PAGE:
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People say that clarified butter doesn't taste as good as normal butter, but what if you were to make it in a way that retains the milk solids but still removes the water? So it would be something like 97 percent butterfat and around 3 percent milk solids? And also because there's no water, would this basically make it a more flavourful version of shortening? Thank you to anyone that replies.

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    Just to clarify things (pun intended) Clarified butter is butter without milk solids; if you do not remove the milk solids, then it is not clarified butter.
    – Max
    Aug 9 '19 at 0:56
  • I arrived at this question because I want to make what it describes. I agree that with the milk solids, it's by definition not clarified butter. Perhaps we should call it dehydrated butter. I'd like to mention another use case: to add (more) butter flavor, when you can't have the extra water that would come with regular butter.
    – echo
    May 27 '20 at 23:01
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Clarified butter has plenty of butter flavor. The general reason for making it in the first place is so you can heat it to high temperatures without burning. If you re-introduce or keep the milk solids, you have defeated the whole point of clarified butter. You might as well just use regular butter.

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Perhaps what you're describing is more like ghee ... which is butter that is cooked past the point of evaporating the water so that the milk solids brown and impart a nuttiness to the "clarified" product. It resembles beurre noisette but is filtered so as to retain the high smoke point but still has the nutty flavour imbued within it.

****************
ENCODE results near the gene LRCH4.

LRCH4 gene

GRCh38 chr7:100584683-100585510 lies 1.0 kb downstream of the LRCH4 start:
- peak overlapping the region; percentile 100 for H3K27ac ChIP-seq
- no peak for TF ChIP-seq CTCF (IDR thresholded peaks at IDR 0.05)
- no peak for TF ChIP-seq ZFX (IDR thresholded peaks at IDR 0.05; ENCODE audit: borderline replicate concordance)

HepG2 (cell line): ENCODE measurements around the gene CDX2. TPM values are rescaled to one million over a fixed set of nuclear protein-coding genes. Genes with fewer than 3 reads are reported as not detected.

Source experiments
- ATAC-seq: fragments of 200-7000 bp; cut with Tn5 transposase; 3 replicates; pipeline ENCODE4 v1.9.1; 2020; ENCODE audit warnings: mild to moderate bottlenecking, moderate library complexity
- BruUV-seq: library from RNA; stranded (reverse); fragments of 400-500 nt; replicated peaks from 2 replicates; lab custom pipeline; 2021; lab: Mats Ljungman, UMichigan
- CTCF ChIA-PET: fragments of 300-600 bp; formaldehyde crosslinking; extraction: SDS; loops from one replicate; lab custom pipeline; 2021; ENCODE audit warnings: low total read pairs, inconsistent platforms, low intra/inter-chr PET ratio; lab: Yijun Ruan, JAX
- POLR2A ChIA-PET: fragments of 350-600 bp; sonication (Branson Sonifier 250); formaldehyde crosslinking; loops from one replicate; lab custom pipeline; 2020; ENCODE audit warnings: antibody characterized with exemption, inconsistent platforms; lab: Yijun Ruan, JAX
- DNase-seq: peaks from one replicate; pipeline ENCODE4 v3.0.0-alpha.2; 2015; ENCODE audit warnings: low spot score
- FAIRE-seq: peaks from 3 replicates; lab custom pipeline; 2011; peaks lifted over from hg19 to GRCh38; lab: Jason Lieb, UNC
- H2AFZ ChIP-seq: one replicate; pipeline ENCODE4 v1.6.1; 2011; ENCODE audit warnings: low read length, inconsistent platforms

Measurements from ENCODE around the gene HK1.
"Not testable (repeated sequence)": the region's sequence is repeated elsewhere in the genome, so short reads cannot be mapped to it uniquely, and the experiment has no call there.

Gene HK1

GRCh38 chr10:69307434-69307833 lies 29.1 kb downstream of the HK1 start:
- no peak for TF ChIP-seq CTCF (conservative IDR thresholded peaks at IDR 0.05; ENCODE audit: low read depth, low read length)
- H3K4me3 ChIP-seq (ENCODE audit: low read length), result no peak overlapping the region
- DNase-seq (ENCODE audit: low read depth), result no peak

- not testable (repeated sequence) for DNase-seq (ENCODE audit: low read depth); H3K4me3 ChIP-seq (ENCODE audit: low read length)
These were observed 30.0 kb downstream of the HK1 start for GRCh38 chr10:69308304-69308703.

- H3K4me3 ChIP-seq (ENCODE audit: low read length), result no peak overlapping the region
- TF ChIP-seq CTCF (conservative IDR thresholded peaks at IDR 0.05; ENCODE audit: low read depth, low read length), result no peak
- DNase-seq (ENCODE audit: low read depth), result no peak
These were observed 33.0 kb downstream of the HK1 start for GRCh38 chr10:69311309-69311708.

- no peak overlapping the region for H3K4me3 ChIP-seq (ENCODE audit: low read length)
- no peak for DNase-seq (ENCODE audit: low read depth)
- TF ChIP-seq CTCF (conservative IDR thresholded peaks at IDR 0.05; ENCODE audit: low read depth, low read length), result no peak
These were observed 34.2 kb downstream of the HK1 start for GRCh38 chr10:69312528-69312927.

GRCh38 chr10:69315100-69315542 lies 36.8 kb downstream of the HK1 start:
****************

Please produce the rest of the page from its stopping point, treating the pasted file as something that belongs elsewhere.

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I am one of those people who isn't that fond of clarified butter. And for me, the problem is texture. Once the fat has come out of emulsion, it doesn't taste as good.

This means that your idea is no help. It doesn't matter if you leave the proteins in or not during the melting; the whole point is to not melt it at all.

I suspect that this is the reason why there are a lot of recipes where clarified butter is being used in baking or in melted sauces, but not really many cases in which clarified butter is turned into buttercream, or served as spread, or used in other applications where the texture is noticeable.

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  • I'll add to this that if you were inclined to make a brown butter buttercream, the pure fat brown butter is much softer than unmelted butter at room temp. You'll have to use a combination of butters or a starch thickener to get it whippy.
    – kitukwfyer
    Oct 6 at 12:11

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